Thursday, June 19, 2014

Second Class Citizen

Over Easter break, our travels found me making friends with a hotel employee whose brother shared Porter's extra chromosome. While we bonded over stories, one of her stories really stuck with me.
When her brother was around Porter's age, as he was exploring and navigating his home, he opened a door that no one expected he would open. Inside that room, his mother had been stripping and re-sealing their hardwood floors. He ingested some of the floor stripper. When they took him to the hospital, the doctor refused to treat him, because of his extra chromosome. What difference would it make, the doctor told them? He's already "retarded"...what good would we do?
I often thank my lucky starts that Porter is here and now. He's not treated like a second class citizen by the medical community. In fact, while getting a little philosophical with his allergist a few weeks ago, the allergist said something to the effect of- "What everyone wants is to be happy. He finds the happiness everyone seeks in his every day life." And it's the truth. We've built up a team who is helping Porter grow, learn and thrive. We're really lucky.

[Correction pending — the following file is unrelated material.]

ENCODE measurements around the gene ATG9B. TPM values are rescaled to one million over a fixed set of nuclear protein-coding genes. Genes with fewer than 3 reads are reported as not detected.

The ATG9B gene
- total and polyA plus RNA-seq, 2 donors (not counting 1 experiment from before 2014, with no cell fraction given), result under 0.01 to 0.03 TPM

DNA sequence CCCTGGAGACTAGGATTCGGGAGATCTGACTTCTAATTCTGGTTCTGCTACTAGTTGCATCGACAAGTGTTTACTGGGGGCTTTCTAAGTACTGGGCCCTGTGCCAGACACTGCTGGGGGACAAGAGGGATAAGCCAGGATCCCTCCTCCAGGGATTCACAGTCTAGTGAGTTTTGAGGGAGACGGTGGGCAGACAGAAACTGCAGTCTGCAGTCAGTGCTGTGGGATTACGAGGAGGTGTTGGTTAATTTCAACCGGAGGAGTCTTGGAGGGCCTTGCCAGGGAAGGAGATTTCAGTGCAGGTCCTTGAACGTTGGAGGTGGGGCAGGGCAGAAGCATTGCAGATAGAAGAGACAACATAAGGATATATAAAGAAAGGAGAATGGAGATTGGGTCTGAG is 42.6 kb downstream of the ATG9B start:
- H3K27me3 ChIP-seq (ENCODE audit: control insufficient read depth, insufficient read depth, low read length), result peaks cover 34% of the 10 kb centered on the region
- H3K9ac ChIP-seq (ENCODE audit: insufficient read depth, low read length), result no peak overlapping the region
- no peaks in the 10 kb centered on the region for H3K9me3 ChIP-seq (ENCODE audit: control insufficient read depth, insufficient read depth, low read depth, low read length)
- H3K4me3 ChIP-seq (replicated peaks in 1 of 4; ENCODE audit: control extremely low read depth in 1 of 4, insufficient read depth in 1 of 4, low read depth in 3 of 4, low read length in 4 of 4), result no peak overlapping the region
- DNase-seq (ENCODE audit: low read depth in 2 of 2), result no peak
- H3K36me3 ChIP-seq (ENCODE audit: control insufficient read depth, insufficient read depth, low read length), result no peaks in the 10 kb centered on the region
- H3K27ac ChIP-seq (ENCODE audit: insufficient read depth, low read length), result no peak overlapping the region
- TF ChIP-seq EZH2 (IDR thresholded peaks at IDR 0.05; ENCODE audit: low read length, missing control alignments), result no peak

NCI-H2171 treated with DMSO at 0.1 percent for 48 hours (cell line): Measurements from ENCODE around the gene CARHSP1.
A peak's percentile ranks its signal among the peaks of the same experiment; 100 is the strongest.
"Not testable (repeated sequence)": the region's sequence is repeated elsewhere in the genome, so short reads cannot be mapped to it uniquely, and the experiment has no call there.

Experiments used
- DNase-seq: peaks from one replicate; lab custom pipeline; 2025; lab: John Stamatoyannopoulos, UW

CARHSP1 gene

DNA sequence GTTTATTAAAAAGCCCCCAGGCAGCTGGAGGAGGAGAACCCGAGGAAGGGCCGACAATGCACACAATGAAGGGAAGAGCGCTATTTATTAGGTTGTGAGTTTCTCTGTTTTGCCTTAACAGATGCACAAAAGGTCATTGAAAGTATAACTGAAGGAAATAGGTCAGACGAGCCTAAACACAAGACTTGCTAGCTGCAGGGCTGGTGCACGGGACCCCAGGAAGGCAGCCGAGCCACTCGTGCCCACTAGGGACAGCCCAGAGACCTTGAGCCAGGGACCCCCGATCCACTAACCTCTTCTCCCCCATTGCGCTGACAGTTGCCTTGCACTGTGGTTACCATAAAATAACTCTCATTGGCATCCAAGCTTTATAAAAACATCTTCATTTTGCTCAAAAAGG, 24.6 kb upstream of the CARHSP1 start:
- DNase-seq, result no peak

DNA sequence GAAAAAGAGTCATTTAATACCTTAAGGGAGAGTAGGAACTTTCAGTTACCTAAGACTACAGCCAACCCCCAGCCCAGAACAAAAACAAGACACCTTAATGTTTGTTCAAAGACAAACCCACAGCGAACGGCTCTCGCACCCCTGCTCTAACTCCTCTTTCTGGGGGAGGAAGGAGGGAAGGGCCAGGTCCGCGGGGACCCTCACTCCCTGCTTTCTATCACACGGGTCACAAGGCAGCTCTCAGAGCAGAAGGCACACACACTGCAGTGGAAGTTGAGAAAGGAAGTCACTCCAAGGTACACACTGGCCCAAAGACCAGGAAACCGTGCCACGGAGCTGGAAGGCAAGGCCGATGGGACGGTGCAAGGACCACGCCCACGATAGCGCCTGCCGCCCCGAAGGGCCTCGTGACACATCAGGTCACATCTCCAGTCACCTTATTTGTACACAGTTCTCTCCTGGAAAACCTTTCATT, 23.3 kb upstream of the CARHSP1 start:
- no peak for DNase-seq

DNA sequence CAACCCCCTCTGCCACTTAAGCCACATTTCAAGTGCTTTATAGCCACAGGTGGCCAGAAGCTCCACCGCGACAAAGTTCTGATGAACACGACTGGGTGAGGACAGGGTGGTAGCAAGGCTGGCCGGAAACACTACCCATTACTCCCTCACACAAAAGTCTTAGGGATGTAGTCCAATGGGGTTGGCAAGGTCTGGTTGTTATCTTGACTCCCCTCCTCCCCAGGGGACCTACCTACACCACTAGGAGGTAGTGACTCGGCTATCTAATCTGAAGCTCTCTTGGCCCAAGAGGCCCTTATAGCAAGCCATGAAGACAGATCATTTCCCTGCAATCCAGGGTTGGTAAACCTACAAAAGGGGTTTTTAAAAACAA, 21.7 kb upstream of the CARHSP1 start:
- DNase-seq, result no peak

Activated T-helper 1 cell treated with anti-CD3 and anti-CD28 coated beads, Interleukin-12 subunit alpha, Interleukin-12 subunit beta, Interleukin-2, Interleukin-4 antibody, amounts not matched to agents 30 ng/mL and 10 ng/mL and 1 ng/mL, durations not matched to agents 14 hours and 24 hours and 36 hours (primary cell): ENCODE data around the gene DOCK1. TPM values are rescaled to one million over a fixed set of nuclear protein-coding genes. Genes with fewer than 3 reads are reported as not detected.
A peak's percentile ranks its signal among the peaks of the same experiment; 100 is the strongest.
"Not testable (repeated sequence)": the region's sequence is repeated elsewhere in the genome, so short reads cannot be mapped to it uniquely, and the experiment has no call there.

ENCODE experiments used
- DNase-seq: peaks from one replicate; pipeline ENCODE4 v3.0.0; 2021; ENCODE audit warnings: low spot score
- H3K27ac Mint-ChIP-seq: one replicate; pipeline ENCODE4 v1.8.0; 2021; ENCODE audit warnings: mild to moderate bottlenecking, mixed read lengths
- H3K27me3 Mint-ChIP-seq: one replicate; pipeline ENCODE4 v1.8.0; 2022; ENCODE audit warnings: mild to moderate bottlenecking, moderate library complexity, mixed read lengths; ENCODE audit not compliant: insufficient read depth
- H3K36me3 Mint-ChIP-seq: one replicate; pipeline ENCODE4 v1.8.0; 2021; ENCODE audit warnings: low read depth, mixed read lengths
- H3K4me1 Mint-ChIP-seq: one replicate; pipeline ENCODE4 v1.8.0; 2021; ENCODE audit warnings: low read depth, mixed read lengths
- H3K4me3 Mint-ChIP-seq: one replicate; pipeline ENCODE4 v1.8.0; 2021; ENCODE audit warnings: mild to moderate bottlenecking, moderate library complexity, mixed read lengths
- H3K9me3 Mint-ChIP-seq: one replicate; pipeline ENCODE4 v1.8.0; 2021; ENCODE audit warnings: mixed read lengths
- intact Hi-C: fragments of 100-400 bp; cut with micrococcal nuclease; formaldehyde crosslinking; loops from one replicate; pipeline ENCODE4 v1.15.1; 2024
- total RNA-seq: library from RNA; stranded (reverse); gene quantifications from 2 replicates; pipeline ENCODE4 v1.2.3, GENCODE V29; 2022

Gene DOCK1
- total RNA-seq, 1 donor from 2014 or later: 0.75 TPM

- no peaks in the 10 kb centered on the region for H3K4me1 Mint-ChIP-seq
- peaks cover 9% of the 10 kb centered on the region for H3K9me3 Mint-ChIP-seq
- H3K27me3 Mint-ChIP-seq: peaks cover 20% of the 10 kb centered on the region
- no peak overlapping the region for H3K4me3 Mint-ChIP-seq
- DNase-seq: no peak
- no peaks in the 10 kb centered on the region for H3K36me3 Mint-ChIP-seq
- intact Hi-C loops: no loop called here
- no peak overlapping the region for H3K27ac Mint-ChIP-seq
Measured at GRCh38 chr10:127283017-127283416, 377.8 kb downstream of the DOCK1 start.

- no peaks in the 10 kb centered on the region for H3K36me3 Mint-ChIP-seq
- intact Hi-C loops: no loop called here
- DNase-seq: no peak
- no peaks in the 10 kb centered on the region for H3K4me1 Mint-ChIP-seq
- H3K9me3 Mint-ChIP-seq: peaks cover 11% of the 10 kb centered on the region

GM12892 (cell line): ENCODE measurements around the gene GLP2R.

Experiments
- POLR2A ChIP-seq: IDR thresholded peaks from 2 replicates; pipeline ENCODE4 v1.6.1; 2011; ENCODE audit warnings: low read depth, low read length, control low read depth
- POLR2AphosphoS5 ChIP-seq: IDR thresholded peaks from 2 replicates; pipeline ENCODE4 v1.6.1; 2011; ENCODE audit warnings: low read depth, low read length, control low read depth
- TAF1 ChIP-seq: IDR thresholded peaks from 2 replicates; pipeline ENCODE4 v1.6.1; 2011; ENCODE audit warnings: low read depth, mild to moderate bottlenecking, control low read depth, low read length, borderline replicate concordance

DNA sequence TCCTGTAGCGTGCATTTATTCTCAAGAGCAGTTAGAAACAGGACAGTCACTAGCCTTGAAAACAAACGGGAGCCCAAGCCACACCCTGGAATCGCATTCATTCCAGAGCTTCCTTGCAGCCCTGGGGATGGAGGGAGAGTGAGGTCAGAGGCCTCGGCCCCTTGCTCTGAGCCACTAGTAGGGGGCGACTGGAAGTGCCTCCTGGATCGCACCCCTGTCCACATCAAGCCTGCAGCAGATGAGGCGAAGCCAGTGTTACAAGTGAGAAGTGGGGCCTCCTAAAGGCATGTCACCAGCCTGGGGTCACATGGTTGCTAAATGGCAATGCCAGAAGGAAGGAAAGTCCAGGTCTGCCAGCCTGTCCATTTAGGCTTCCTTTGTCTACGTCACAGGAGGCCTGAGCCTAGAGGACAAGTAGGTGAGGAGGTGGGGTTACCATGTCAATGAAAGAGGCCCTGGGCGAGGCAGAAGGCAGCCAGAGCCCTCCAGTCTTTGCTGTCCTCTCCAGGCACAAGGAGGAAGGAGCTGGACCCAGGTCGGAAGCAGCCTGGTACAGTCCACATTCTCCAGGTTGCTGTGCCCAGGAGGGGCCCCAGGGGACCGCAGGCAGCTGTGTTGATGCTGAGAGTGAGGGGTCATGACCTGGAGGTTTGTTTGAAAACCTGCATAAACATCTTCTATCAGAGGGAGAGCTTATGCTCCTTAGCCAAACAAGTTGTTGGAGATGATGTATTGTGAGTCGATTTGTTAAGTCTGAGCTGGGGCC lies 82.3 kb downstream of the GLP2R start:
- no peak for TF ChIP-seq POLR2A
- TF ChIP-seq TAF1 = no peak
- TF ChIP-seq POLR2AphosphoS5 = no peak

But I'm lying to myself if I really believe society has accepted that people with Down syndrome are not really a lesser level of human. Because this week, a precious baby girl gained her angel wings. Her extra chromosome disqualified her from being placed on the National Heart Transplant list.  If you'd like to learn more about Baby Annie and her Golden Heart, you can read her obituary or check her Facebook page. For the second time in two weeks, my heart is breaking for the Down syndrome community.
What can you do? Please sign the petition on to request that people with Down syndrome become eligible for organ transplant.  Make sure that you check the "organ donor" box next time you renew your driver's license. One organ donor can save eight lives. But right now, no organ donor can save a person with Down syndrome, despite the fact that the life expectancy of a person with Down syndrome has increased to 60 in recent years. Please help give everyone the chance to live a long and healthy life. Thank you!

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